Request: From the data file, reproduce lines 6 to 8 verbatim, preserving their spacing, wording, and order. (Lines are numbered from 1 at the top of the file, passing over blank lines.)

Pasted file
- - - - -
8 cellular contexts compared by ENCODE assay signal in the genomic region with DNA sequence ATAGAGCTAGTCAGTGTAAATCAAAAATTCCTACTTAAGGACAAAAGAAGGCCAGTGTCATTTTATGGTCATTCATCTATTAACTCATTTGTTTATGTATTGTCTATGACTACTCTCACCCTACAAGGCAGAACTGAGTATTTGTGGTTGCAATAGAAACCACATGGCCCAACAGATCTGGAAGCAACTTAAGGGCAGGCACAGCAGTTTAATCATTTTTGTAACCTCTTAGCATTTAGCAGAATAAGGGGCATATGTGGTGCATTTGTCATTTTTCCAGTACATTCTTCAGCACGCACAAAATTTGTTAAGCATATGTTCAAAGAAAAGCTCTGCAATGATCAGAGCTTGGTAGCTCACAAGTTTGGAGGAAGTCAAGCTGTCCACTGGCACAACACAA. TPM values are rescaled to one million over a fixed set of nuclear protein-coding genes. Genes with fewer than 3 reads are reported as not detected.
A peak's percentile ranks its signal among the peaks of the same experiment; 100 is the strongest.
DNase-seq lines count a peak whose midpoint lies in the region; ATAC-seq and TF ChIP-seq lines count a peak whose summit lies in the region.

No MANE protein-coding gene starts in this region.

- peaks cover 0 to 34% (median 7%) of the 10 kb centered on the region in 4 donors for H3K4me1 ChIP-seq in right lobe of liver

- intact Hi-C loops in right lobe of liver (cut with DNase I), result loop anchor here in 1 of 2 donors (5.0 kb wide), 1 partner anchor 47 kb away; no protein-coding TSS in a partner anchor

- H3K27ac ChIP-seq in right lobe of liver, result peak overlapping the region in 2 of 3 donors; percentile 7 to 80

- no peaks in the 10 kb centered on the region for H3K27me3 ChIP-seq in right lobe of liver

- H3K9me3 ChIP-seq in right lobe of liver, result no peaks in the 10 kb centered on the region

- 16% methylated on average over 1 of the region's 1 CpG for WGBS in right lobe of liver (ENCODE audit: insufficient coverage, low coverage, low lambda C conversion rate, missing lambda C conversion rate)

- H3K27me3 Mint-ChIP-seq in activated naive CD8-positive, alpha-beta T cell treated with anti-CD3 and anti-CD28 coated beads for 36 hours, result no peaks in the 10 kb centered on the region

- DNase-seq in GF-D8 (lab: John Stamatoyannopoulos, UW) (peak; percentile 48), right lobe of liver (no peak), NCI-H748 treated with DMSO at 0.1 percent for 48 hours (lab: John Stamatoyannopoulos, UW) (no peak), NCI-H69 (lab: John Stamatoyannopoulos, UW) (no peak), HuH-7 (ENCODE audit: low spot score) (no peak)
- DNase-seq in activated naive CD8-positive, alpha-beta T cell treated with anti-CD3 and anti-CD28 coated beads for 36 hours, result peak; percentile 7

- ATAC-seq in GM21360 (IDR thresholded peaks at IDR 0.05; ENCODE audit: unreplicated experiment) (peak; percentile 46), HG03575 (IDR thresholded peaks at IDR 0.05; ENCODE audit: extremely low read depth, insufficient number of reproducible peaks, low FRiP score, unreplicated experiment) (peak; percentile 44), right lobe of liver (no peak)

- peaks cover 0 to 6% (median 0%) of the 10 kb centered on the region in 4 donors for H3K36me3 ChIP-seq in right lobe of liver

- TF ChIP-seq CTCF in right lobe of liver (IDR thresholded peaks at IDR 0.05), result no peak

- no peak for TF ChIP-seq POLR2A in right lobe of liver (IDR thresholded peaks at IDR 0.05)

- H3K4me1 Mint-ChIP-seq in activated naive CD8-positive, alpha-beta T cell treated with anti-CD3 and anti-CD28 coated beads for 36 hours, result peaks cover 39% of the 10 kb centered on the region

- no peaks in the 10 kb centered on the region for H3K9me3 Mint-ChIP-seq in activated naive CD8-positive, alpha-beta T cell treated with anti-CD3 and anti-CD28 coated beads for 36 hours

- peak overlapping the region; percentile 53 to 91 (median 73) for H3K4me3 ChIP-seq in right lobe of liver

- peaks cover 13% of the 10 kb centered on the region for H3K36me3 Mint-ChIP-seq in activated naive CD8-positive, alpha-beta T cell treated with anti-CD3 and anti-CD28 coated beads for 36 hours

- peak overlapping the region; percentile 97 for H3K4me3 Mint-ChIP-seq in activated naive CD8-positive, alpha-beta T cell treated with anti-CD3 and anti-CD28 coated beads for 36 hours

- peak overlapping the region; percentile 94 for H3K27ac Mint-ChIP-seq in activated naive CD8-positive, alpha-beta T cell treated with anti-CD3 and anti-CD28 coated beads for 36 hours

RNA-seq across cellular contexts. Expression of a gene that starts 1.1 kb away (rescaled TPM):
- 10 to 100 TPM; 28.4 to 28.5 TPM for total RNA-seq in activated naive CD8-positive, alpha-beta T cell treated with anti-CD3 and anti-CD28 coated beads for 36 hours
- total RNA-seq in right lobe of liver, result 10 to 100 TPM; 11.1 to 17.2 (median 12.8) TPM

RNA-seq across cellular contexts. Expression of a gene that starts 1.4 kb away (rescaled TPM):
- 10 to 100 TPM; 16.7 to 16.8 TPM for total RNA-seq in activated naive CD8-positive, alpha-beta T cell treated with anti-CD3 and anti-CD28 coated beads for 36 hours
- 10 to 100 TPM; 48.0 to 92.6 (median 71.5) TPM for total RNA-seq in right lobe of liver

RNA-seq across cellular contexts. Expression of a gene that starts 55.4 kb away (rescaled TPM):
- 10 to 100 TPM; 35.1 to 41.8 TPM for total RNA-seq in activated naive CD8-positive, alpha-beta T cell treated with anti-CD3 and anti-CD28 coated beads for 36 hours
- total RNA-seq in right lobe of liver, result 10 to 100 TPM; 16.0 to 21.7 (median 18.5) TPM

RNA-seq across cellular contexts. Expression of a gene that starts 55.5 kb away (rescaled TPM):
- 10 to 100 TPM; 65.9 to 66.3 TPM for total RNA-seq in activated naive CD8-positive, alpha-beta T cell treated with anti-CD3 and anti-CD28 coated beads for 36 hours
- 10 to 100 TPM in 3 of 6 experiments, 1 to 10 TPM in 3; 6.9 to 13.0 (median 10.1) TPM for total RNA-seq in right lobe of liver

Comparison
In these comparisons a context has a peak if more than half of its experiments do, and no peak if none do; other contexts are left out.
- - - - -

- intact Hi-C loops in right lobe of liver (cut with DNase I), result loop anchor here in 1 of 2 donors (5.0 kb wide), 1 partner anchor 47 kb away; no protein-coding TSS in a partner anchor

- H3K27ac ChIP-seq in right lobe of liver, result peak overlapping the region in 2 of 3 donors; percentile 7 to 80

- no peaks in the 10 kb centered on the region for H3K27me3 ChIP-seq in right lobe of liver